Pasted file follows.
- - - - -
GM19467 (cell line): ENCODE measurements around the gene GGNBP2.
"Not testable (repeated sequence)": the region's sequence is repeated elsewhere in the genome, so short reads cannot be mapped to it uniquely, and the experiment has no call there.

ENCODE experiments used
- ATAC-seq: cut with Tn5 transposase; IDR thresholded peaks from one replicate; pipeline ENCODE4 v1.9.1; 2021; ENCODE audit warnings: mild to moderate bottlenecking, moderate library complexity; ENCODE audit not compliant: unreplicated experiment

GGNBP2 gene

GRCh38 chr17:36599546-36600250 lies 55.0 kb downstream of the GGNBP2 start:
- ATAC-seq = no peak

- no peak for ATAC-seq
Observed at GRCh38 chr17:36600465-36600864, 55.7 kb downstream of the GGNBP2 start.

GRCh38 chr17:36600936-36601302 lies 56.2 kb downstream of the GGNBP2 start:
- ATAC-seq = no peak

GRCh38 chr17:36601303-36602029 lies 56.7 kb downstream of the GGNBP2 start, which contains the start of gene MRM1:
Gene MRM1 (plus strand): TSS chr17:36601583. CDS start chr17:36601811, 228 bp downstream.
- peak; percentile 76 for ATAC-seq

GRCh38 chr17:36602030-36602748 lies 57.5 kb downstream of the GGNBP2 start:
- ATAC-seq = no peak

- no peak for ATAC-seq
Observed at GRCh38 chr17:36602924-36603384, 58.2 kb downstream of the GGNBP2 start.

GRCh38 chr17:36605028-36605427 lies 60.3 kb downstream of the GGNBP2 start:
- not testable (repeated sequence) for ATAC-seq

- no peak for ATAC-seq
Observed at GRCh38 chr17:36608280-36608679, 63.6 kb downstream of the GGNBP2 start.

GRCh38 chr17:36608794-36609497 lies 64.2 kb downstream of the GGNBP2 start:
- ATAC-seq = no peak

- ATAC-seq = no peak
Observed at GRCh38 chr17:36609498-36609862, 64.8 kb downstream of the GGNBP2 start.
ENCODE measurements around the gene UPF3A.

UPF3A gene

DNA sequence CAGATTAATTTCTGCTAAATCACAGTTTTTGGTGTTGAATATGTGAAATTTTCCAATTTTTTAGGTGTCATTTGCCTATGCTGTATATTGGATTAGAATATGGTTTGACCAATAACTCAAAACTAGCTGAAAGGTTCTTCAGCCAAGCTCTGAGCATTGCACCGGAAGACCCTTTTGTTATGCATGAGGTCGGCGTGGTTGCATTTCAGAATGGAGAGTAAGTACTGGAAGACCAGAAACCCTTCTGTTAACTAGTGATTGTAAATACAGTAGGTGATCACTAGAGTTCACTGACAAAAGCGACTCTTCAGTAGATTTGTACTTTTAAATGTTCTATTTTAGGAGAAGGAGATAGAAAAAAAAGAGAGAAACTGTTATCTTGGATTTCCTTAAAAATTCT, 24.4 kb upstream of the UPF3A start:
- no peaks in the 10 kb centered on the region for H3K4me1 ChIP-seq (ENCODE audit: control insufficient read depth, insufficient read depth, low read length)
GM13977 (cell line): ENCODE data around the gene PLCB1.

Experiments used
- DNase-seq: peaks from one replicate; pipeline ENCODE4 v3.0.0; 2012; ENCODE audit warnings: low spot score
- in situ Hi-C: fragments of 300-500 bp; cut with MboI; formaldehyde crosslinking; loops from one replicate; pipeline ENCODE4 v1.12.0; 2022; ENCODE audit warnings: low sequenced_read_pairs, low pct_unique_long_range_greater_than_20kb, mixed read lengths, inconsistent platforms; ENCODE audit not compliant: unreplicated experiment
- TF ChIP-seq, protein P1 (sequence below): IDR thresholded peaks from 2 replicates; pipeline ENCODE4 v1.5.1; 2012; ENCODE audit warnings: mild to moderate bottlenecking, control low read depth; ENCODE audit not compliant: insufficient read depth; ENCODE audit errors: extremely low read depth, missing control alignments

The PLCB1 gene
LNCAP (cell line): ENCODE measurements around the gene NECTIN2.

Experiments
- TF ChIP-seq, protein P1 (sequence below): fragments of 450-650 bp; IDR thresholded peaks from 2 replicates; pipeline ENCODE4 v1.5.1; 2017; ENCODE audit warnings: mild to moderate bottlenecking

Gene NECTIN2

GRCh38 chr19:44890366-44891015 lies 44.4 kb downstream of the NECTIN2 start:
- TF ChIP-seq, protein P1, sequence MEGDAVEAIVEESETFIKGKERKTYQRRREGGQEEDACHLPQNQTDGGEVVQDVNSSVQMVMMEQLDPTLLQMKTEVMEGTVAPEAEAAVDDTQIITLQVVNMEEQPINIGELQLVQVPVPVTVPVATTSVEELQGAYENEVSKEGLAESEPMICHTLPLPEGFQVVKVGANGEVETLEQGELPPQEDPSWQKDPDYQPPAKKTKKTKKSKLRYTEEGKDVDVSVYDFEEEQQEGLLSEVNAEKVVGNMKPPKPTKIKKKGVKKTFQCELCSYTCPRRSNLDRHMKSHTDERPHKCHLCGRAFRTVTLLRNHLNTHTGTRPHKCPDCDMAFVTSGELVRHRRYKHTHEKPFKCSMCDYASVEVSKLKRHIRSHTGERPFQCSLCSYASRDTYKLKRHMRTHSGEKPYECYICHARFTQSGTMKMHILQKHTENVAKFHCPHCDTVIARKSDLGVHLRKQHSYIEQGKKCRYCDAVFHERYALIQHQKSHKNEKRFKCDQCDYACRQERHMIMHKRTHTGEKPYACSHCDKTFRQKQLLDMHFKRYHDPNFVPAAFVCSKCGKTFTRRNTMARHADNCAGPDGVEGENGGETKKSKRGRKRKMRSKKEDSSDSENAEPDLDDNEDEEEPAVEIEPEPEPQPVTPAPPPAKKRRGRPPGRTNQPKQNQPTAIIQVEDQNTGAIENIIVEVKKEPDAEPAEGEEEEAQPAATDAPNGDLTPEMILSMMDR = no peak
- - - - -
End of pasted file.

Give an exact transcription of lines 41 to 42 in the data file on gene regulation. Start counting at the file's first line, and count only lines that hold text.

GRCh38 chr19:44890366-44891015 lies 44.4 kb downstream of the NECTIN2 start:
- TF ChIP-seq, protein P1, sequence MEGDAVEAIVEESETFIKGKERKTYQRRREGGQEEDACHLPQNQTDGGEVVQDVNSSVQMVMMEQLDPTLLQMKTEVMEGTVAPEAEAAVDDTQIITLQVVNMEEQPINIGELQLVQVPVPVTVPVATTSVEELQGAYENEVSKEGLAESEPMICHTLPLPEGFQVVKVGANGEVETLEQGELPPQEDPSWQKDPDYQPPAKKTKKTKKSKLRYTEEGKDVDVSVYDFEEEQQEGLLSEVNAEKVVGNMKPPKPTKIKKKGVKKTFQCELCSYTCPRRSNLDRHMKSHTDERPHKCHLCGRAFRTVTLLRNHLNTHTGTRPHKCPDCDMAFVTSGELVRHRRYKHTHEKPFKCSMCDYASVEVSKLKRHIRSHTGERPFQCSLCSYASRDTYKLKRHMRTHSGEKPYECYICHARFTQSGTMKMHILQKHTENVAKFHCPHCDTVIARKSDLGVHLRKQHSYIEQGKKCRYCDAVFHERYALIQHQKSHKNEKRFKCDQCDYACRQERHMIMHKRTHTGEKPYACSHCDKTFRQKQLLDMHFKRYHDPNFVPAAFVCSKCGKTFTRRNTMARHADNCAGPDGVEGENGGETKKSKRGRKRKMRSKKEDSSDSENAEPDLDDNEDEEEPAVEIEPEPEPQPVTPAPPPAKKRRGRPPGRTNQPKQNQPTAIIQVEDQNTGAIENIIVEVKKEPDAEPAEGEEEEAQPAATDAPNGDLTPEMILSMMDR = no peak